He looked out over the ocean, not knowing he’d never see this view again.
Boy liked this tower, a lot more than the other ones. He’d learned early on which were the nicest ones, which had the best views, which ones Master tended not to frequent. Not that he was a bad Master, not at all, but sometimes one needed a bit of space, is all, and why not have a space that had a grand view?
Still, there was having space, and there was shirking chores, and the line between the two was a constantly moving thing, depending on the Master’s mood. Dusting off his robe, he made his way to the door.
He was proud of himself for nary having to glance at the sigils he’d put above the doorways in colored chalk, drawn when he was still new to the towers, to the Master. He could walk and not even think about getting back from Seaside, skirting the door the led to Castle Wastewood (foolish name, he thought), nary a glance at the door to Summerdown (no matter how much he’d like to pass through that one), and hardly a shudder at that door, the one with the skull over it. He rubbed his left arm in sympathy, glad again that you could only pass through a door if you had come out of it in the first place.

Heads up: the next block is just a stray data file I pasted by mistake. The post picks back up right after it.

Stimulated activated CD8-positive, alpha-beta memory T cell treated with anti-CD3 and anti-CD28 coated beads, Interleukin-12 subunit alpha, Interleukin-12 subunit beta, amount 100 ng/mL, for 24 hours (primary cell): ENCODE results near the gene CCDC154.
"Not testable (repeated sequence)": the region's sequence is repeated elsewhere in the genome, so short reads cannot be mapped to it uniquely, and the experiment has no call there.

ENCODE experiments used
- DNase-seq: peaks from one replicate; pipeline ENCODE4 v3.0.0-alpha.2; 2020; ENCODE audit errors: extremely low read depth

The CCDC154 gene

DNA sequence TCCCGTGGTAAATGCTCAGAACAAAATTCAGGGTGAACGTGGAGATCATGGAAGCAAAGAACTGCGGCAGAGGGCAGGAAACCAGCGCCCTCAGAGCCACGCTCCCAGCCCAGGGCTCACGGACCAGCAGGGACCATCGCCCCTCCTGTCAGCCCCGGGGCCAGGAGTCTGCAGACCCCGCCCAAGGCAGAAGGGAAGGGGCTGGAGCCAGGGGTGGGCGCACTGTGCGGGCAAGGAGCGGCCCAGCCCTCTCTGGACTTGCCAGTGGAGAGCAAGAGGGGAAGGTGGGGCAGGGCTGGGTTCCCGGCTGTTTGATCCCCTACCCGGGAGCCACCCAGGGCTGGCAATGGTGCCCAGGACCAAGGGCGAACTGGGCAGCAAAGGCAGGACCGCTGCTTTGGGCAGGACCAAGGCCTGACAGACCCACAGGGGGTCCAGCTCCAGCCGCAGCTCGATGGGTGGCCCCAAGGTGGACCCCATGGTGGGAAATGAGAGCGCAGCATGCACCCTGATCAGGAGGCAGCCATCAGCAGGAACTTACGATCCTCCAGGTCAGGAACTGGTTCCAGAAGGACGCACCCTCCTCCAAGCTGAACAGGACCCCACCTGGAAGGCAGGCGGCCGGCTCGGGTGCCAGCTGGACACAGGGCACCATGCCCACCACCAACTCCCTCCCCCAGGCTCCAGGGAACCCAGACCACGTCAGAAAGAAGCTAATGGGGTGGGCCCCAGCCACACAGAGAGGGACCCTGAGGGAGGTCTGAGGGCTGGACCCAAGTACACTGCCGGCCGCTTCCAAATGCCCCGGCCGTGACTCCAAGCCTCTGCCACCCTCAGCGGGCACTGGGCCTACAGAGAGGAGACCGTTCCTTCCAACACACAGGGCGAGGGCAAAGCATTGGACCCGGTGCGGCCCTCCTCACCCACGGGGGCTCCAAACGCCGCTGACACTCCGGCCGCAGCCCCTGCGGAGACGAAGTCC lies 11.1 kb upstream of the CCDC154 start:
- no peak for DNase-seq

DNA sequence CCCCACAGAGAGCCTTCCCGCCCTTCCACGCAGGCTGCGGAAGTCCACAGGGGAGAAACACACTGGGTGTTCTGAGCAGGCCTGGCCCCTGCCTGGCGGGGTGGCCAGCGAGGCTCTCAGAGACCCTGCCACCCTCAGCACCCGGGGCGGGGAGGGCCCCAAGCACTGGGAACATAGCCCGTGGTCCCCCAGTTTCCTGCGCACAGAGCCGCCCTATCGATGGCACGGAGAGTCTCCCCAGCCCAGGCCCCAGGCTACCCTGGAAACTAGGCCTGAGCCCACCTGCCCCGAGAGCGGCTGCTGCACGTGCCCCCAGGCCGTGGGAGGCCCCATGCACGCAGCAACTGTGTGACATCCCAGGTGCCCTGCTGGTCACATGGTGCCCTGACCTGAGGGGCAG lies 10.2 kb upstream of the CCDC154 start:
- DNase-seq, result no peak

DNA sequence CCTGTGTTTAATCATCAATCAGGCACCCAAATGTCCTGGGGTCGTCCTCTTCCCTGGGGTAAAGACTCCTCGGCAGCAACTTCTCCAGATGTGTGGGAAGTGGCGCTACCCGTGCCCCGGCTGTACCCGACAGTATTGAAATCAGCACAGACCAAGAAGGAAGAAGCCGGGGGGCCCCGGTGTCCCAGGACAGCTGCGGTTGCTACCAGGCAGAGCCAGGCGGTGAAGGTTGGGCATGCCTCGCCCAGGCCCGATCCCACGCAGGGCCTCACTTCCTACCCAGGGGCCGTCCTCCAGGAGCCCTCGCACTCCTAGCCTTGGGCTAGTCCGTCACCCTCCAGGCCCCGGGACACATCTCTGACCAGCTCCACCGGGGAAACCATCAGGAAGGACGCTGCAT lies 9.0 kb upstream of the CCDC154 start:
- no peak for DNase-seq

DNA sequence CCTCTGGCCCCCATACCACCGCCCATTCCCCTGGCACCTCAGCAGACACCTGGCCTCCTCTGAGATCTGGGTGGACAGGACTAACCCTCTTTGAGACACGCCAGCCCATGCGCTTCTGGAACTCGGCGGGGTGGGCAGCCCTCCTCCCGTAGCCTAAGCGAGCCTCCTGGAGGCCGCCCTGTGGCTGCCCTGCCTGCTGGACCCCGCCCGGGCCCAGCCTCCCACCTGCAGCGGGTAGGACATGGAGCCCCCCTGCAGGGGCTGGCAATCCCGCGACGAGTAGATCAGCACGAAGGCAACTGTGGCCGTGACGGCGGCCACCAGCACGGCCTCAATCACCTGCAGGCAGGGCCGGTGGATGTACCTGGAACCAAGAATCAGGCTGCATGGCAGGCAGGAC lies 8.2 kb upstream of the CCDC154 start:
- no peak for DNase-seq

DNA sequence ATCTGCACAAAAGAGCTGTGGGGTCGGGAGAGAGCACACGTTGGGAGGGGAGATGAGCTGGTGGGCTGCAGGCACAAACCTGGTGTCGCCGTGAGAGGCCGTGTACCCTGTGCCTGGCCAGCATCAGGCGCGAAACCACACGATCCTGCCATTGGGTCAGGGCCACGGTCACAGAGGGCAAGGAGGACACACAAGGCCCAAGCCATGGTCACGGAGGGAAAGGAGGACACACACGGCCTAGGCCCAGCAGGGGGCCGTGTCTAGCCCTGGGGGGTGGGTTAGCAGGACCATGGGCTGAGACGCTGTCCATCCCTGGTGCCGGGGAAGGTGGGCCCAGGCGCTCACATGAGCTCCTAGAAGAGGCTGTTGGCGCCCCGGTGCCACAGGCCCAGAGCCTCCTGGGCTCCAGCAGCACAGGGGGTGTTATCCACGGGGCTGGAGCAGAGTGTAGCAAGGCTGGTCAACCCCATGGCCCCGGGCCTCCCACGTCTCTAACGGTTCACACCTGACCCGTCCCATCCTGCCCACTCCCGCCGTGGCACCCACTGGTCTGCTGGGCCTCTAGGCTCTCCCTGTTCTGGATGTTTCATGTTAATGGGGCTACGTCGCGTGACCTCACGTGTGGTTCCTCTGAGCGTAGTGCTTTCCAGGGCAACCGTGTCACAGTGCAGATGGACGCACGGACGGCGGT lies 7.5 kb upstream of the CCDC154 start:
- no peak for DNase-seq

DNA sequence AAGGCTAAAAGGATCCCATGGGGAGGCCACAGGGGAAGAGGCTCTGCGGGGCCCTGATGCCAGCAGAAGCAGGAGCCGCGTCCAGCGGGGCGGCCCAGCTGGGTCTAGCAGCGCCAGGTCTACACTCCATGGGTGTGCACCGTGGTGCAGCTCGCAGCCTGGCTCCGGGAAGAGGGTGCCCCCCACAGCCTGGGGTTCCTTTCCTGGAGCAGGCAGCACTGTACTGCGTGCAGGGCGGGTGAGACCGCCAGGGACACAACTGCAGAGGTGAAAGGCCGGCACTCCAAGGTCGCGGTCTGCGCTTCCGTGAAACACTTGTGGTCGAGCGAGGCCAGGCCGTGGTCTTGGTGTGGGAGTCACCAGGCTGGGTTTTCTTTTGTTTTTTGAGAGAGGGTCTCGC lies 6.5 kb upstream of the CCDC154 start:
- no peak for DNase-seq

Wandering body and mind, he thought. Master’ll have one of his bug-eyed fits, he will.
He stopped in front of a large, oak door, handle so high he had to stand on tips to reach it. Master never did say why that’s is, Boy thought, then shook his head. He needed to concentrate soon, and better to get in the habit now then when it’s too late.
He pushed open the door… to find the Master standing on the other side, looking straight at him.
“Too late,” he said, softly.